Aspirin being used to treat pre-eclampsia

Doctors at The Royal Women's Hospital in Melbourne have begun prescribing pregnant women at high risk of pre-eclampsia with low doses of aspirin.

Aspirin and early detection are helping to save the lives of Australian women and babies at risk of dying from the pregnancy complication pre-eclampsia.

Researchers at The Royal Women's Hospital in Melbourne discovered in the lab that low-dose aspirin inhibits the abnormal production of two particular proteins associated with the condition.

Due to the research and a growing body of evidence around aspirin, Professor Shaun Brennecke, the hospital's Director of Maternal-Foetal Medicine has begun recommending women at high risk of the condition to start taking aspirin early in their pregnancy.

Pre-eclampsia affects one-in-20 pregnancies and often has no symptoms.

High blood pressure and protein in the urine are, however, are key features of the condition.

Around the world 76,000 women and about half a million babies die every year as a result of pre-eclampsia.

Fortunately in Australia only about one in 10,000 pregnant women will die as a result of pre-eclampsia.

While very rare, it can still have a great impact on families.

In 2011, Victorian woman Emma Wells almost died from pre-eclampsia after her kidneys and liver shut down shortly after delivering her baby Max, who had died in-utero, at 29 weeks gestation.

Thanks to Prof Brennecke and his team at The Royal Women's Hospital, Ms Wells gave birth to a full term baby earlier this year .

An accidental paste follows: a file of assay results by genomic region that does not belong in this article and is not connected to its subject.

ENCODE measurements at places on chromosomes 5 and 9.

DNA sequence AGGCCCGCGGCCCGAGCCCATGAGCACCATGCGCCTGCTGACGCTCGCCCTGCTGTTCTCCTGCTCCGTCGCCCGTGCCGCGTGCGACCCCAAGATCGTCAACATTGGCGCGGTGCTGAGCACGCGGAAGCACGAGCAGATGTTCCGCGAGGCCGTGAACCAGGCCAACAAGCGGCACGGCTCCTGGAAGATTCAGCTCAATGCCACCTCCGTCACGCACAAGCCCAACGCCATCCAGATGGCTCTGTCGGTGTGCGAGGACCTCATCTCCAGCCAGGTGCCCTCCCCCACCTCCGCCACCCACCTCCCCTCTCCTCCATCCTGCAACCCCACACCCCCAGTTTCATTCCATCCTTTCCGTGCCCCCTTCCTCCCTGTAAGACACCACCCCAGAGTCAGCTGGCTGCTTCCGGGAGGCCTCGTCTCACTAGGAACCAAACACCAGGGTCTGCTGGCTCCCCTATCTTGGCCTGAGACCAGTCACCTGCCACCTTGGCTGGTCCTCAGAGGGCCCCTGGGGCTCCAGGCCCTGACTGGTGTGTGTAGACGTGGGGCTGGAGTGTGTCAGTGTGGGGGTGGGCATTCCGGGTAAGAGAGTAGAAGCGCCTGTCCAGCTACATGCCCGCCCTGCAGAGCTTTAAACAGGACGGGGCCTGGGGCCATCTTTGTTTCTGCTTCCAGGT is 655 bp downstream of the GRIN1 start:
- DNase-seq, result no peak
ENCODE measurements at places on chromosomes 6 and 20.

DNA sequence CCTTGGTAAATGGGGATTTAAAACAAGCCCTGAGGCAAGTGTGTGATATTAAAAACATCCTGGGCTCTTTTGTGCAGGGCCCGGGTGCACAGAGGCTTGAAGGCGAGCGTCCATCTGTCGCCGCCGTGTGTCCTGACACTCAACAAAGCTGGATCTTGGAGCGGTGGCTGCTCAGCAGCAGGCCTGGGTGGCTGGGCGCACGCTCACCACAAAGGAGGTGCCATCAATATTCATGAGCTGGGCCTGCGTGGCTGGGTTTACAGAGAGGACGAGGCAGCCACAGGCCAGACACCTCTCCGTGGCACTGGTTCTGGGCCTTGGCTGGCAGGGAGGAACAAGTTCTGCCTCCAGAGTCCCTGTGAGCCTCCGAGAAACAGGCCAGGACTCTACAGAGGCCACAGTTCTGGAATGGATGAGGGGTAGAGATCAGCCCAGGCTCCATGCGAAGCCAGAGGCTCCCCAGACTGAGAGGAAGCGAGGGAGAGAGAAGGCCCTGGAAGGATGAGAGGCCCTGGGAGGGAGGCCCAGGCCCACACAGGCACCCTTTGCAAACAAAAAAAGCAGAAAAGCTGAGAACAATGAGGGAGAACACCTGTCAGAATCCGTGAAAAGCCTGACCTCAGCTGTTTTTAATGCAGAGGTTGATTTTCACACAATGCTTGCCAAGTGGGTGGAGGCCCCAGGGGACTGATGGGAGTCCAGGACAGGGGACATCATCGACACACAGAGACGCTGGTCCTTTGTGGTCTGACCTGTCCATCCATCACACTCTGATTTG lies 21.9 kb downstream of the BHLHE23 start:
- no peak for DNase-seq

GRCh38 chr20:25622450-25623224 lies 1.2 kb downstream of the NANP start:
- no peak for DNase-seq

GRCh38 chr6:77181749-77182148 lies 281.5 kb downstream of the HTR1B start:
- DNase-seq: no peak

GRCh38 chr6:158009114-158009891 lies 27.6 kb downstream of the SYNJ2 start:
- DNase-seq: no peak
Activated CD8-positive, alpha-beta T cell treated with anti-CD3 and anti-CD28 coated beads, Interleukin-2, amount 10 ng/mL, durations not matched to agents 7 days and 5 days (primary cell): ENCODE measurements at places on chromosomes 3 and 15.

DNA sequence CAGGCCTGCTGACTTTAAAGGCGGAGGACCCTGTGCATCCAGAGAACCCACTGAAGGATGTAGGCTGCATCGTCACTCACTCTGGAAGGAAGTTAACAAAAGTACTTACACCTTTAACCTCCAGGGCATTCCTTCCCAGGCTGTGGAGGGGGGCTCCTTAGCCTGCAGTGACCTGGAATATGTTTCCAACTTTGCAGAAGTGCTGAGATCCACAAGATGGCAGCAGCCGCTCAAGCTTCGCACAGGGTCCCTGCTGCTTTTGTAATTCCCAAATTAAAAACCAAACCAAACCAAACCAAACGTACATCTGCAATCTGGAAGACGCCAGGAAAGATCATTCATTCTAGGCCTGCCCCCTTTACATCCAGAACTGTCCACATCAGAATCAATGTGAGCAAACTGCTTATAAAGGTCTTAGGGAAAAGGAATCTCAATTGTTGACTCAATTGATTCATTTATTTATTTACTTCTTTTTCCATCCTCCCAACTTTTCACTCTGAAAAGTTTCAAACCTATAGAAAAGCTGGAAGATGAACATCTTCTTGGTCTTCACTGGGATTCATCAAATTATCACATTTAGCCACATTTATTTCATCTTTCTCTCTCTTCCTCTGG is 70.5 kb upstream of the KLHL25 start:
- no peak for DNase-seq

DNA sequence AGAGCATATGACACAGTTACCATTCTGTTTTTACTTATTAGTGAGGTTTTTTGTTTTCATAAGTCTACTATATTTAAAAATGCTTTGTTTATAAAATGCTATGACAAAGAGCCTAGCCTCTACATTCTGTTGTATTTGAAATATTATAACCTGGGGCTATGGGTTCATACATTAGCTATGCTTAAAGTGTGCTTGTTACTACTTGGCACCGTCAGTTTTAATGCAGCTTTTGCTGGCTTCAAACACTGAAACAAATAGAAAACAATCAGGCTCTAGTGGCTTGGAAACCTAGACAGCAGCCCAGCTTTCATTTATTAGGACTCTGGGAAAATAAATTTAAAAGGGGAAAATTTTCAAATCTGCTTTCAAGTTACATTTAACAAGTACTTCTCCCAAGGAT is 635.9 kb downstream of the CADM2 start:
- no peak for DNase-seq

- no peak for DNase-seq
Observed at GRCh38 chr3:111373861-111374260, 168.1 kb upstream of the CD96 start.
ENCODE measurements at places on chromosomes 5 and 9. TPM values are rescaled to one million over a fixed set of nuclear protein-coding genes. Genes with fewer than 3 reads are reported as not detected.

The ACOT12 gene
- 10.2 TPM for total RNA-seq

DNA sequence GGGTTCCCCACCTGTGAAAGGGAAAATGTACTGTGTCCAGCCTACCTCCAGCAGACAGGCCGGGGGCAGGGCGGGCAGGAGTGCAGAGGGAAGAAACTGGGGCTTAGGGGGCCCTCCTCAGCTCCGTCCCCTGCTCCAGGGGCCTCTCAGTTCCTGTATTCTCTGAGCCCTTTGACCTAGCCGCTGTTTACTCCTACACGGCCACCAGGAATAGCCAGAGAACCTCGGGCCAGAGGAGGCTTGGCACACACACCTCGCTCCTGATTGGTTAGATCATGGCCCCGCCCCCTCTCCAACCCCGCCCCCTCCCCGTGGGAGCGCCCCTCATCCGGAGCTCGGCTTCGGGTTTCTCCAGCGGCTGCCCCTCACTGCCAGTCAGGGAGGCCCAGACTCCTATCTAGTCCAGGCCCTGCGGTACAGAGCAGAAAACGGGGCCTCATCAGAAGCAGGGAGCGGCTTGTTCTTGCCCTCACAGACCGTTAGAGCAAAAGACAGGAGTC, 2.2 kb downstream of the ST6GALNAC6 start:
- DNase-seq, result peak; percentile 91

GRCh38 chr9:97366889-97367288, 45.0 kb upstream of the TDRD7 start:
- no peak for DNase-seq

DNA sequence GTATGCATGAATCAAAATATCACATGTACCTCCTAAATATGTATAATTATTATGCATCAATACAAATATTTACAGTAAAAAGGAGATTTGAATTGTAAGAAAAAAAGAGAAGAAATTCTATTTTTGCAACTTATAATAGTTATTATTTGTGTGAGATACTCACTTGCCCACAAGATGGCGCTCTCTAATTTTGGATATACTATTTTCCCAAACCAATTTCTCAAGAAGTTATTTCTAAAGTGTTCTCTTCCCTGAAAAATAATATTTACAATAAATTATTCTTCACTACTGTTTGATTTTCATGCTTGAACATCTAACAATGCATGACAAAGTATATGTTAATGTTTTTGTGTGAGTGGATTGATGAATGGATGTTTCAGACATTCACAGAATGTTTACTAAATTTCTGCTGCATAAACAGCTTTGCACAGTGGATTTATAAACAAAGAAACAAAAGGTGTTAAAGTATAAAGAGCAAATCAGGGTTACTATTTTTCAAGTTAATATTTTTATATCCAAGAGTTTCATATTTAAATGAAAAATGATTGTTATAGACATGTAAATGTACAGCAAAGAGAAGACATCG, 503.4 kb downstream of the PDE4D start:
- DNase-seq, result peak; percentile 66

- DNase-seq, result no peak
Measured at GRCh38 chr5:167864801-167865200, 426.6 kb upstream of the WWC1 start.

Using a new test to determine if she would go on to develop pre-eclampsia again, she was prescribed aspirin early in the pregnancy.

Until recently predicting precisely which women will go on to develop pre-eclampsia hasn't been very good, says Prof Brennecke.

"If you can target the right women and treat them specifically with low dose aspirin from early on in pregnancy then the impact on reducing particularly the severer forms of pre-eclampsia is good," he said.

Early detection involves assessing women at 11-13 weeks gestation.

The assessment involves a blood pressure check, an ultrasound to look at the blood flow in the uterus, as well as a blood test.

"The combination of those factors allows you to identify women at high risk of pre-eclampsia and it is that group that would be best managed by giving low dose aspirin," said Prof Brennecke.

Researchers are now "very close" to having a much more focused way of identifying women at particular risk of developing the potentially deadly pregnancy complication, he says.

Source AAP

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